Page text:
Cyborg by William F. Wu
My rating: 2 of 5 stars
This third book of the Robot City series wasn’t nearly as good as the first two. In fact, I was pretty disappointed with it. The writer just didn’t seem to have it together. Maybe he’s a new author. I don’t know. The language was stilted and forced. Transitions were left out. It was just bad.
In this book, Derec and Katherine are still trying to locate the lost key so they can leave the planet and get to another planet somewhere. However, the robots of Robot City have hidden it in a well guarded location and it’s virtually impossible to get to.
Speaking of Katherine, Derec learns her real name is Ariel and she’s a rich daughter of a famous woman from the planet of Aurora. She apparently has an unnamed terminal disease that, although not contagious, has gotten her banned from her home planet and she has been searching the galaxy for a cure. Since Derec, who is very angry in this book for some unknown reason, and Ariel fight a lot, this new knowledge softens his stance some and he feels sorry for her and starts to take it easy on her.
One day, when going through the city’s computer, they discover there are three other humans in Robot City. They get excited, thinking these people might have a ship that could get them off world, so they are determined to find them. Meanwhile, a teenager heading to college crash lands in Robot City and nearly dies. The robot medical team doesn’t know enough about human physiology to repair his human body, so they create a new robot body and transplant his brain into it, making him a cyborg. Weird how they can do that, but they can’t fix his human body, huh? Naturally, he’s freaked out, so against their advice, he takes off into the city alone and wanders around. He talks out loud to himself, which is really annoying to read, and he determines that he is the strongest individual on the planet, since he has a robot body, but is still a human and robots have to apply the Three Laws to him. He decides to take over the planet and rule it. Why? No idea. He decides to enlist the two other humans he has found, Derec and Ariel, to help him, so he goes to see them. And gets in a fight with them. Literally. A physical altercation. It’s bizarre. He’s a very tempestuous individual. He later asks Ariel to have her brain transplanted into a robot body and join him in ruling the world and she actually considers it, thinking this could save her from her disease. How incredibly stupid is that? Jeff, the cyborg, is crazy, so Derec and Ariel give the robots instructions to find him and bring him to them. He is eventually caught and is put under the knife by the medical staff. They ask Derec to get naked and let them scan him. Now they know about male human physiology. Yeah. So, they transplant Jeff’s brain back into his old body and fix him up. All it took for them to do that was to scan Derec’s naked body. Okay. Whatever. Bad book, as I said. Meanwhile, two of Derec and Ariel’s old friends from the first book show up in a one person lander. They decide to send Jeff off to college in it and they would stay in Robot City and continue to search for cures for Ariel’s unnamed disease.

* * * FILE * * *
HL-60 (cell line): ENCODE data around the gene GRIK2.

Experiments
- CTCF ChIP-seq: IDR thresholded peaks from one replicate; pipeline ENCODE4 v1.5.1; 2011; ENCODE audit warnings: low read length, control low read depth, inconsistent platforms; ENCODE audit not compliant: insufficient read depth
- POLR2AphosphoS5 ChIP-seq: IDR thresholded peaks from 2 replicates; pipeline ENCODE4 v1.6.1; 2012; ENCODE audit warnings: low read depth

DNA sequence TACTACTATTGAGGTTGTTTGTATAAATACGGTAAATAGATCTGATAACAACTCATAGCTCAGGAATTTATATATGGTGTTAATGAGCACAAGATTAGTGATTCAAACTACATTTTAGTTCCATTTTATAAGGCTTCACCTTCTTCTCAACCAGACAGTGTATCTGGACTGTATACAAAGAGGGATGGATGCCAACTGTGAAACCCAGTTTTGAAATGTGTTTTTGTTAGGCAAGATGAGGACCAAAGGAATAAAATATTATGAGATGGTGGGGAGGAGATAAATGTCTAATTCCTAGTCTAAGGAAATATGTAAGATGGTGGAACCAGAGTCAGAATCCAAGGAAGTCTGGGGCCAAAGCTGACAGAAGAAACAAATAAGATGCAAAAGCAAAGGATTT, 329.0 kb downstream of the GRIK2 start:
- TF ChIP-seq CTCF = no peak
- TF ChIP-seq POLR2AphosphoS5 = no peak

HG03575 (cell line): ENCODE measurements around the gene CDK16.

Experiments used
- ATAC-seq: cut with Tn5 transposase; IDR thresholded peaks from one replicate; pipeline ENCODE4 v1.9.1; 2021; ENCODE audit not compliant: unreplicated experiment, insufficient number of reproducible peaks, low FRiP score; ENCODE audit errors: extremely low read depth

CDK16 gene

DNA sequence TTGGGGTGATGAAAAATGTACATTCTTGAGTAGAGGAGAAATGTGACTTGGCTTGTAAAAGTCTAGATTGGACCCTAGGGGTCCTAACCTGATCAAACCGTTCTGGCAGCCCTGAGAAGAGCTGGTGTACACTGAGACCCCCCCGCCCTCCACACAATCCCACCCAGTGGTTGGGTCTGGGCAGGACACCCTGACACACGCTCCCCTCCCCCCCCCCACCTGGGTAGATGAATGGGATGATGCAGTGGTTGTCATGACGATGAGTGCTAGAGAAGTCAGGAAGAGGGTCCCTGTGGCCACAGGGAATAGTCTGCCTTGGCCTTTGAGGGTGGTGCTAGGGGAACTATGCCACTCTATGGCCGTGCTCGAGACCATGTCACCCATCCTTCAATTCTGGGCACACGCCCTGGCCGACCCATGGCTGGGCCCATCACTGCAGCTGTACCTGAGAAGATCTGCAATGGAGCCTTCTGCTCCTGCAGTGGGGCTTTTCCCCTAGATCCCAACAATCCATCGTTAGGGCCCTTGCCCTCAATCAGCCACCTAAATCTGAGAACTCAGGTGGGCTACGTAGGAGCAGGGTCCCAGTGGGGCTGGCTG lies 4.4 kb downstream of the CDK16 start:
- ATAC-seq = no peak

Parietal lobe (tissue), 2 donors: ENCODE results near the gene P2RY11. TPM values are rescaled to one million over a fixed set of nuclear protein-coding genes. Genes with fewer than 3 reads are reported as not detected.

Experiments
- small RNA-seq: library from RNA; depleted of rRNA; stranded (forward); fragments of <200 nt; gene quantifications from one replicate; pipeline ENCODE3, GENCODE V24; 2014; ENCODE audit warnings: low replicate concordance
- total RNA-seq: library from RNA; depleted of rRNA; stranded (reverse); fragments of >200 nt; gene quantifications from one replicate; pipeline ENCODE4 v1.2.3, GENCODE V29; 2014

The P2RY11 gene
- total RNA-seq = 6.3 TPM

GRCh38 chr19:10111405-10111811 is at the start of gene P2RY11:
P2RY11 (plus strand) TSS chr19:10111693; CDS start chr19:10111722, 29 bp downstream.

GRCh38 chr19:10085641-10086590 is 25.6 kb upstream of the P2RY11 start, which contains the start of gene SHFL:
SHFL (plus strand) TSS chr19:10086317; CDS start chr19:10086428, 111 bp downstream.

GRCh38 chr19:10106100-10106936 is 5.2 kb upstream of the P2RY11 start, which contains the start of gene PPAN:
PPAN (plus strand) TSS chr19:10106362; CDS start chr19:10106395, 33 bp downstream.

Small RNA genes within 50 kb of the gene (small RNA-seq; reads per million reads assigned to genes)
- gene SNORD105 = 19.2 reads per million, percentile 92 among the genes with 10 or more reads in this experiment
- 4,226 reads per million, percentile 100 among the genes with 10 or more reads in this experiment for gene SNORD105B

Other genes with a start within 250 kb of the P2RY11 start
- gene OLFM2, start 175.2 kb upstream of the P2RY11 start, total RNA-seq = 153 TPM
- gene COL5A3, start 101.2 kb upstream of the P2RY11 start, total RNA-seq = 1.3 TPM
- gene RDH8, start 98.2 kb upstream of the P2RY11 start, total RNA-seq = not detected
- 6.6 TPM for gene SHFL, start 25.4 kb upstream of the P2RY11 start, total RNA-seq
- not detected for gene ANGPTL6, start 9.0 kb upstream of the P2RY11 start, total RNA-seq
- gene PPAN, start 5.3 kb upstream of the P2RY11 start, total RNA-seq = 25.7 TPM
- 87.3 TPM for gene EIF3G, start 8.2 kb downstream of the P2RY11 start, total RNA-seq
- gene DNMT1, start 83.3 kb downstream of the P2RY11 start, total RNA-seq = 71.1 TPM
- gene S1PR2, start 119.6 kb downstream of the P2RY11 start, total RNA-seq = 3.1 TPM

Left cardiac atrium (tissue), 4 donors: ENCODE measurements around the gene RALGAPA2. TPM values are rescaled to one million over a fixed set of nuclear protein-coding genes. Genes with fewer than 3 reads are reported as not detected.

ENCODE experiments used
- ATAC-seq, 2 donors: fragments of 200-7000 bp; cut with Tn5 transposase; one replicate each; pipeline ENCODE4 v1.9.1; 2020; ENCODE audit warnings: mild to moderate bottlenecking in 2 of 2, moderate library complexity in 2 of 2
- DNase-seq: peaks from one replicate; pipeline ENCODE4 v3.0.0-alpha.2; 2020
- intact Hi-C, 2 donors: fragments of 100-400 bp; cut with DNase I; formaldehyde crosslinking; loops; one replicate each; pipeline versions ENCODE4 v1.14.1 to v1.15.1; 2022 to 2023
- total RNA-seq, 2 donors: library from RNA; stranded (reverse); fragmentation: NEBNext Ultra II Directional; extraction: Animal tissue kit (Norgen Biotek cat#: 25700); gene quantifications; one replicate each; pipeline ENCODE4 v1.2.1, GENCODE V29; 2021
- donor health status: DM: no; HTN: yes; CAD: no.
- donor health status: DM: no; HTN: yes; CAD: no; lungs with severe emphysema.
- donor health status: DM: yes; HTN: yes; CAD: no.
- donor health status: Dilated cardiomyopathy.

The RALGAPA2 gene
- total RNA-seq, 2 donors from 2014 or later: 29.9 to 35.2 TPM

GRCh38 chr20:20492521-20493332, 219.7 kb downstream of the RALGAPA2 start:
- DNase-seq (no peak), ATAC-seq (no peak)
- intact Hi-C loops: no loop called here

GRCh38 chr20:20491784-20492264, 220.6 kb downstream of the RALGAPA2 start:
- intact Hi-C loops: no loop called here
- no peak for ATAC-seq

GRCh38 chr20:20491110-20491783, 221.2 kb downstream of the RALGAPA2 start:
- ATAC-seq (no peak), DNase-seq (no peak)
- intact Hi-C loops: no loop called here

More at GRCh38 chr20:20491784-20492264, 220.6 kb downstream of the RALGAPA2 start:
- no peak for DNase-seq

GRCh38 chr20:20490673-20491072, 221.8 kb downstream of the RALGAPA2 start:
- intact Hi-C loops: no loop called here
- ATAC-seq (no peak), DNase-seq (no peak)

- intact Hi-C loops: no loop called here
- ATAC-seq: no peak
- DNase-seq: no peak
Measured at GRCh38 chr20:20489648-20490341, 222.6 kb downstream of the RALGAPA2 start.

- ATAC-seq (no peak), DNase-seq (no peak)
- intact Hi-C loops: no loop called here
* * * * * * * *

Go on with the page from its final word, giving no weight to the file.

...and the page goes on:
It looked to me like the target audience for this book was middle school males. At least it was short, a one day read. And I still like the series and will continue to read on. If you’re reading the series, you’ll want to read this just to know what is happening. However, it’s not much of a stand alone novel, so I’d suggest with starting with the first book and going from there. If you’re reading the series, I cautiously recommend it. If not, I don’t.